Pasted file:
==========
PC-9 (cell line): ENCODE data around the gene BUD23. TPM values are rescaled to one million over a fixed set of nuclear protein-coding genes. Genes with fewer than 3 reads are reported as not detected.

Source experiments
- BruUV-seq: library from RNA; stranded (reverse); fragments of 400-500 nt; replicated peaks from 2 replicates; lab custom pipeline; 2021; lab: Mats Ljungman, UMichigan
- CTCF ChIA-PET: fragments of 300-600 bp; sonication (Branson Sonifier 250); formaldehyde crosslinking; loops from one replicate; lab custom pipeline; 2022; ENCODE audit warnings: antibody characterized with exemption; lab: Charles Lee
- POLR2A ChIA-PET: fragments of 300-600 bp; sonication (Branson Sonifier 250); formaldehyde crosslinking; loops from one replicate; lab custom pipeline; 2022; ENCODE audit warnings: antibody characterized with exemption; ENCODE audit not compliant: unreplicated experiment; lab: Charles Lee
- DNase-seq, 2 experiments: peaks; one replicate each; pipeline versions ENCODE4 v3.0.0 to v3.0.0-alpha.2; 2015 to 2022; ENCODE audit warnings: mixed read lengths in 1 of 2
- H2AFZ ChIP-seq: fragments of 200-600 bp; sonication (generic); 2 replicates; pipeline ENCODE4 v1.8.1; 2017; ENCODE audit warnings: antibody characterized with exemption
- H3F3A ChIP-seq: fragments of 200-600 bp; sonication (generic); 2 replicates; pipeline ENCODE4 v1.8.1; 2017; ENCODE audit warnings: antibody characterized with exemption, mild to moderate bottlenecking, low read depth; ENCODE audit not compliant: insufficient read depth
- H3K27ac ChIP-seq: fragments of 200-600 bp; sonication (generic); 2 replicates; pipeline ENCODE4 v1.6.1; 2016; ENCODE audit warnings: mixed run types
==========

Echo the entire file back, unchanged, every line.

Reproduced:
PC-9 (cell line): ENCODE data around the gene BUD23. TPM values are rescaled to one million over a fixed set of nuclear protein-coding genes. Genes with fewer than 3 reads are reported as not detected.

Source experiments
- BruUV-seq: library from RNA; stranded (reverse); fragments of 400-500 nt; replicated peaks from 2 replicates; lab custom pipeline; 2021; lab: Mats Ljungman, UMichigan
- CTCF ChIA-PET: fragments of 300-600 bp; sonication (Branson Sonifier 250); formaldehyde crosslinking; loops from one replicate; lab custom pipeline; 2022; ENCODE audit warnings: antibody characterized with exemption; lab: Charles Lee
- POLR2A ChIA-PET: fragments of 300-600 bp; sonication (Branson Sonifier 250); formaldehyde crosslinking; loops from one replicate; lab custom pipeline; 2022; ENCODE audit warnings: antibody characterized with exemption; ENCODE audit not compliant: unreplicated experiment; lab: Charles Lee
- DNase-seq, 2 experiments: peaks; one replicate each; pipeline versions ENCODE4 v3.0.0 to v3.0.0-alpha.2; 2015 to 2022; ENCODE audit warnings: mixed read lengths in 1 of 2
- H2AFZ ChIP-seq: fragments of 200-600 bp; sonication (generic); 2 replicates; pipeline ENCODE4 v1.8.1; 2017; ENCODE audit warnings: antibody characterized with exemption
- H3F3A ChIP-seq: fragments of 200-600 bp; sonication (generic); 2 replicates; pipeline ENCODE4 v1.8.1; 2017; ENCODE audit warnings: antibody characterized with exemption, mild to moderate bottlenecking, low read depth; ENCODE audit not compliant: insufficient read depth
- H3K27ac ChIP-seq: fragments of 200-600 bp; sonication (generic); 2 replicates; pipeline ENCODE4 v1.6.1; 2016; ENCODE audit warnings: mixed run types